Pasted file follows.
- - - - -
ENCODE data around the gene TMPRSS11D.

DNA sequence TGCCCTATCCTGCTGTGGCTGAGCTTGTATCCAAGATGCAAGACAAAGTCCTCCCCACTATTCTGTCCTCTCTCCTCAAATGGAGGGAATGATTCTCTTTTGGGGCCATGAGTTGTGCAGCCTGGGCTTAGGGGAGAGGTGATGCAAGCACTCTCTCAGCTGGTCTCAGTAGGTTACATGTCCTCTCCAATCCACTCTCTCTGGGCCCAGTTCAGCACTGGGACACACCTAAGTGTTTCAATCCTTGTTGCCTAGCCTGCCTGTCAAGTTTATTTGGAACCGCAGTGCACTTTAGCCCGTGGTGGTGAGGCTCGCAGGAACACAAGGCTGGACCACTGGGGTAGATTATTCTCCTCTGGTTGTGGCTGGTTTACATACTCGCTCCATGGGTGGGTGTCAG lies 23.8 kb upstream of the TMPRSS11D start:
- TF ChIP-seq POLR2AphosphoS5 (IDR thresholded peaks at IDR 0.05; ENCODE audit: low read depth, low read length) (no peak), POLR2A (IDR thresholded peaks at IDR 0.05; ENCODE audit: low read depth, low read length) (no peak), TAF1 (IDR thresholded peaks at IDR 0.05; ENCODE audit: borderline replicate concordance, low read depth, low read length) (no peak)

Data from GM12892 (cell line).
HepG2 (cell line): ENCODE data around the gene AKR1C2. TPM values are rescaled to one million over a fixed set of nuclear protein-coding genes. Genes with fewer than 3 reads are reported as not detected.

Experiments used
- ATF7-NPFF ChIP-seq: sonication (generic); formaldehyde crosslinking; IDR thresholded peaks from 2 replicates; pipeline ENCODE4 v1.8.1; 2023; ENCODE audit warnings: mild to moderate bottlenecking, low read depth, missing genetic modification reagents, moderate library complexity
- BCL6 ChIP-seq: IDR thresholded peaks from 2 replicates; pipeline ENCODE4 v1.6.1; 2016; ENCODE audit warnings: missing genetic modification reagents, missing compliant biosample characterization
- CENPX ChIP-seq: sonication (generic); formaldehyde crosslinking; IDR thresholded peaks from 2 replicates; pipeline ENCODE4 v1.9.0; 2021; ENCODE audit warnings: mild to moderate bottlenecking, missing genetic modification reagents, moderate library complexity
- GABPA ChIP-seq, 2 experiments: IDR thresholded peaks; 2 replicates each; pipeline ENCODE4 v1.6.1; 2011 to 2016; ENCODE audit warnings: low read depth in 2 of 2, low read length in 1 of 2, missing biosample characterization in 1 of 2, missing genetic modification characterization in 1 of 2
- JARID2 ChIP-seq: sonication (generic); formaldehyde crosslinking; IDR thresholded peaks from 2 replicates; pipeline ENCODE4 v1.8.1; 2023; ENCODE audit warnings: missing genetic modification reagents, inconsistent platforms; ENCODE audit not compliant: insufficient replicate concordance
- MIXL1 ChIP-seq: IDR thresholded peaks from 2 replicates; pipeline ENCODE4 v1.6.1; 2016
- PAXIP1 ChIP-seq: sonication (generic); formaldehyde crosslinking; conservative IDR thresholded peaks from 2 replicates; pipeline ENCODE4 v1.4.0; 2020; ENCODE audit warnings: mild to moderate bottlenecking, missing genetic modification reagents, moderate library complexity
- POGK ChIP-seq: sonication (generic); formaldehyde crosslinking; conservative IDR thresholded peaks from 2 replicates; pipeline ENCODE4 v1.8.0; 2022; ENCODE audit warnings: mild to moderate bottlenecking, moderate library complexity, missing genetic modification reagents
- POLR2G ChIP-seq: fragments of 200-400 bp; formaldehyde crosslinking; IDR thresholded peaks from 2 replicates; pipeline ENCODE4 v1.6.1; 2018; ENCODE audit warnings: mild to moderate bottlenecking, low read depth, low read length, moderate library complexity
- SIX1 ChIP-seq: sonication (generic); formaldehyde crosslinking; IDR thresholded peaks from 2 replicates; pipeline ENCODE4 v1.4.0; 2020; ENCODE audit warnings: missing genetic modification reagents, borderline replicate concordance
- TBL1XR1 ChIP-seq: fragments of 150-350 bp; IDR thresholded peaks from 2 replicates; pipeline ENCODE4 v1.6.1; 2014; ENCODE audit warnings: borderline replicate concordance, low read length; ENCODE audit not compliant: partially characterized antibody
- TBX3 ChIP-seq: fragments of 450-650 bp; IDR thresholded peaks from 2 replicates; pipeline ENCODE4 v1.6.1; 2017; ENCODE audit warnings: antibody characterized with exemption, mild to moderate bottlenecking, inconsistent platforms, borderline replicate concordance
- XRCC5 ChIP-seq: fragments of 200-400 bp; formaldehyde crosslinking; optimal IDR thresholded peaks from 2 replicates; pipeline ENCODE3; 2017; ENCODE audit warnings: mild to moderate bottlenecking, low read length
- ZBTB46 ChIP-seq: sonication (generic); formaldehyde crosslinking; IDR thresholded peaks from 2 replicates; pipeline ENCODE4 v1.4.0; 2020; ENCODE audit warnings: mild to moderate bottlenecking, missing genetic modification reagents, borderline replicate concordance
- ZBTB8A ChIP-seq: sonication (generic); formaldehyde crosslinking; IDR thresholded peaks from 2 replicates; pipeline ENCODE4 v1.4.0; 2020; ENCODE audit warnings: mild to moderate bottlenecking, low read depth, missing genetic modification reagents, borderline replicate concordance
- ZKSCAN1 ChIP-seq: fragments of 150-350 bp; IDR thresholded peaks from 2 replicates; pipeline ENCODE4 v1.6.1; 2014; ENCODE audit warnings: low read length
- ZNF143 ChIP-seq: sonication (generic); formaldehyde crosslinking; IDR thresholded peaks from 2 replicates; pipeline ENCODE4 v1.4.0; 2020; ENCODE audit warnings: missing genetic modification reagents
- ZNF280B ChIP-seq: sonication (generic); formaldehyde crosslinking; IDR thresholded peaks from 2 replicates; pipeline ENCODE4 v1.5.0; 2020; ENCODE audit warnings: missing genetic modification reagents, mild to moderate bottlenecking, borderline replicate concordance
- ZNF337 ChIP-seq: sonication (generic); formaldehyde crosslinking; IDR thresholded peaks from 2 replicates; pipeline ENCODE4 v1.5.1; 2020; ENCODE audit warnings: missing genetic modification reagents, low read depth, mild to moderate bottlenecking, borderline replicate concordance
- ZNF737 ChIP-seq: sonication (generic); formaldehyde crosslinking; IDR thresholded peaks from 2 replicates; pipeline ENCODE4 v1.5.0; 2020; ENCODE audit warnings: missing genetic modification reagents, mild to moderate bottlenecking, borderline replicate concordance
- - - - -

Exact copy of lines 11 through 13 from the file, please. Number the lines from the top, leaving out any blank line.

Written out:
- JARID2 ChIP-seq: sonication (generic); formaldehyde crosslinking; IDR thresholded peaks from 2 replicates; pipeline ENCODE4 v1.8.1; 2023; ENCODE audit warnings: missing genetic modification reagents, inconsistent platforms; ENCODE audit not compliant: insufficient replicate concordance
- MIXL1 ChIP-seq: IDR thresholded peaks from 2 replicates; pipeline ENCODE4 v1.6.1; 2016
- PAXIP1 ChIP-seq: sonication (generic); formaldehyde crosslinking; conservative IDR thresholded peaks from 2 replicates; pipeline ENCODE4 v1.4.0; 2020; ENCODE audit warnings: mild to moderate bottlenecking, missing genetic modification reagents, moderate library complexity